The term dichorionic refers to a multiple gestation with two distinct placental disks (or two chorions); the term diamniotic describes a pregnancy with two distinct amniotic cavities. Either monozygotic or dizygotic twinning can result in a dichorionic diamniotic twin gestation. In the early first trimester, dichorionic diamniotic twin pregnancies can be identified by the presence of two distinct gestational sacs separated by a thick dividing membrane, each containing a separate fetal pole, yolk sac, and amniotic sac. Dichorionic pregnancies have a thick intertwin membrane and a characteristic thick triangular projection of placenta between the layers of the dividing membrane known as the twin peak or lambda sign. The finding of two distinct placental masses each with a cord insertion or the finding of discordant fetal gender is almost always diagnostic of a dichorionic twin gestation. Prenatal ultrasound (US) is essential in the management of dichorionic twin pregnancies to allow determination of chorionicity, evaluation of fetal anatomy, and serial US assessment of cervical length and fetal growth.
Keywordsdichorionic, diamniotic, twin, multiple gestation
Twin pregnancies account for more than 3% of live births in the United States. Determination of chorionicity and amnionicity is essential in the clinical management of multiple gestations. Although dichorionic twin gestations are not associated with as many fetal complications as monochorionic gestations, all twin pregnancies, whether dichorionic or monochorionic, have an increased risk of adverse pregnancy outcomes compared with singletons. Ultrasound (US) plays a vital role in prenatal determination of chorionicity and in the management of dichorionic diamniotic twin pregnancies.
The term dichorionic refers to multiple gestations with two distinct placental disks (or two chorions), and the term diamniotic describes a pregnancy with two distinct amniotic cavities. A dichorionic diamniotic twin pregnancy is a twin pregnancy in which each fetus has its own placenta and amniotic sac.
Prevalence and Epidemiology
Twin gestations accounted for more than 3% of live births in the United States in 2007. Dichorionic diamniotic twin gestations comprise most twin births.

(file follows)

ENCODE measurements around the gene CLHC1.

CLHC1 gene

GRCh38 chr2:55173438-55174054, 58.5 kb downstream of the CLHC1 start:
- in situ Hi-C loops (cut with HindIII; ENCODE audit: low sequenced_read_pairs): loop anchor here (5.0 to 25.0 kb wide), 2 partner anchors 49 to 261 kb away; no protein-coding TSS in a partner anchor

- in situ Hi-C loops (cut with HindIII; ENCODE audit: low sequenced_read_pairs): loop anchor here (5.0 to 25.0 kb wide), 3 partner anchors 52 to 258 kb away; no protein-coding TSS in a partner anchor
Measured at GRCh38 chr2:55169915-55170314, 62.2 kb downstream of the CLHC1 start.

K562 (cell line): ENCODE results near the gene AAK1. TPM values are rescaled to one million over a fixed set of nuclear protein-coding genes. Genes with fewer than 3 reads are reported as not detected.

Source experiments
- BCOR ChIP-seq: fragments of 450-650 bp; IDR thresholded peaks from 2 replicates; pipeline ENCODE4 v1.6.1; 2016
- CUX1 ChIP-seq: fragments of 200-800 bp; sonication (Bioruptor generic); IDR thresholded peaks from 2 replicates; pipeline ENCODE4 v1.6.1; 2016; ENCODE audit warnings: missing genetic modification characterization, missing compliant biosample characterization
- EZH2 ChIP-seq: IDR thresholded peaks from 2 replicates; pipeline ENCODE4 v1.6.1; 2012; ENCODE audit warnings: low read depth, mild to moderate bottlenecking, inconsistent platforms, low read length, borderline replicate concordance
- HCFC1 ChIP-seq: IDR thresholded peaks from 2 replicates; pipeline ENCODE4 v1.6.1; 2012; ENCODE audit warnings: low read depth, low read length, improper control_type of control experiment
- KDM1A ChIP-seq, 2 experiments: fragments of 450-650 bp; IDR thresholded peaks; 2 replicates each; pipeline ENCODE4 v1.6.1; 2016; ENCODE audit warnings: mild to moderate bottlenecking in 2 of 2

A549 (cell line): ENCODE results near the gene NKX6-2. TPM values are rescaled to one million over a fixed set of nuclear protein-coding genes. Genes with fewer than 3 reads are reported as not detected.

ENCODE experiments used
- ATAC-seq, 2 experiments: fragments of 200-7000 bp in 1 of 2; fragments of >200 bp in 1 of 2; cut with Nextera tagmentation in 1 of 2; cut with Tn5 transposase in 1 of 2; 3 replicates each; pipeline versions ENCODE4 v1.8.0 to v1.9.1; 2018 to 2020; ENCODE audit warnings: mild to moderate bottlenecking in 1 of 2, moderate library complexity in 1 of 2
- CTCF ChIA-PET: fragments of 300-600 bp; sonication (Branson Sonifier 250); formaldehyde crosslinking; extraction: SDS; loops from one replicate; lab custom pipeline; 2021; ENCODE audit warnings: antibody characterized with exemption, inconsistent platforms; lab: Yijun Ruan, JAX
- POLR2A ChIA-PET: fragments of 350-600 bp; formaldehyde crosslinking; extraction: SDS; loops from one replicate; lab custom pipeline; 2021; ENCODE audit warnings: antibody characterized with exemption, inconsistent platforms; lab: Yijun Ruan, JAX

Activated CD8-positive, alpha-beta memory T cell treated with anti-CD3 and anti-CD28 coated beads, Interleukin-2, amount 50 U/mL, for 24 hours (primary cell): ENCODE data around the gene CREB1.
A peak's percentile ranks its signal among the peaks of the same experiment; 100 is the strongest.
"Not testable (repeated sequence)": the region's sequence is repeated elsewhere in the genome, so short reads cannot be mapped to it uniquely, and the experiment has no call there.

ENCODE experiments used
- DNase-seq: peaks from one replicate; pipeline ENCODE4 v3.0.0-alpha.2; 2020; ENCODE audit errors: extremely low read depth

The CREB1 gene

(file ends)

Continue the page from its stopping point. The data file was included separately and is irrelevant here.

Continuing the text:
Etiology and Pathophysiology
Twinning can occur from either the fertilization of multiple ova or the division of a single fertilized ovum into more than one fetus. The terms monozygotic and dizygotic refer to the number of ova responsible for a twin gestation. A monozygotic pregnancy results from a single fertilized ovum that divides into two distinct fetuses. In contrast, dizygotic pregnancies originate from the fertilization of two separate ova and are genetically dissimilar. The frequency of monozygotic twins is constant worldwide at 4 : 1000 births. In contrast, the frequency of dizygotic twins varies by maternal age, parity, family history, maternal weight, nutritional state, and race.
Either monozygotic or dizygotic twinning can result in a dichorionic diamniotic twin gestation. Dizygotic pregnancies are almost always dichorionic diamniotic, with each fetus having its own placenta and amniotic cavity. In contrast, chorionicity of monozygotic gestations is determined by the time at which division of the fertilized ovum occurs. If twinning occurs during the first 2 to 3 days, it precedes the separation of cells that eventually become the chorion and results in a monozygotic dichorionic diamniotic pregnancy. After approximately 3 days, twinning cannot split the chorionic cavity, and division of an ovum results in monochorionic placentation. Among spontaneously conceived same-sex dichorionic twins, approximately 18% are monozygotic.
Manifestations of Disease
Multifetal gestations should be suspected if the uterine size is greater than expected. Similarly, the possibility of a multiple gestation should be considered if elevated concentrations of maternal serum analytes, such as beta-human chorionic gonadotropin, alpha-fetoprotein, and other serum aneuploidy markers, are noted in the first or second trimester. When a multiple gestation is suspected clinically US should be performed to assess plurality, and if a multiple gestation is confirmed, to determine chorionicity and amnionicity. There are no non-US clinical findings that can differentiate dichorionic from monochorionic twin gestations prenatally.
Imaging Technique and Findings
In the first trimester, dichorionic diamniotic twin pregnancies can be easily detected on US. Between 6 and 10 weeks’ gestation, a dichorionic diamniotic twin pregnancy can be identified by the presence of two distinct gestational sacs separated by a thick dividing membrane, each containing a separate fetal pole, yolk sac, and amniotic sac ( Fig. 161.1 ).
Later in the first trimester and in the second trimester, dichorionic pregnancies can be differentiated from monochorionic pregnancies through a systematic evaluation of the placental number, fetal gender, and insertion of the intertwin membrane into the placenta. When examining the insertion of the intertwin membrane into the placenta, dichorionic pregnancies show a thick triangular projection of placenta between the layers of the dividing membrane. This finding, known as the twin peak or lambda sign , has a sensitivity greater than 97% and specificity of 100% in predicting dichorionicity ( Fig. 161.2 ). In addition, the finding of two distinct placental masses ( Fig. 161.3 ) each with a cord insertion or the finding of discordant fetal gender is almost always diagnostic of a dichorionic twin gestation. In a study of more than 400 twin pregnancies undergoing US at less than 24 weeks’ gestation at a single tertiary care center, evaluation of placental location, membrane insertion, or fetal gender resulted in accurate prenatal diagnosis of chorionicity in greater than 95% of cases.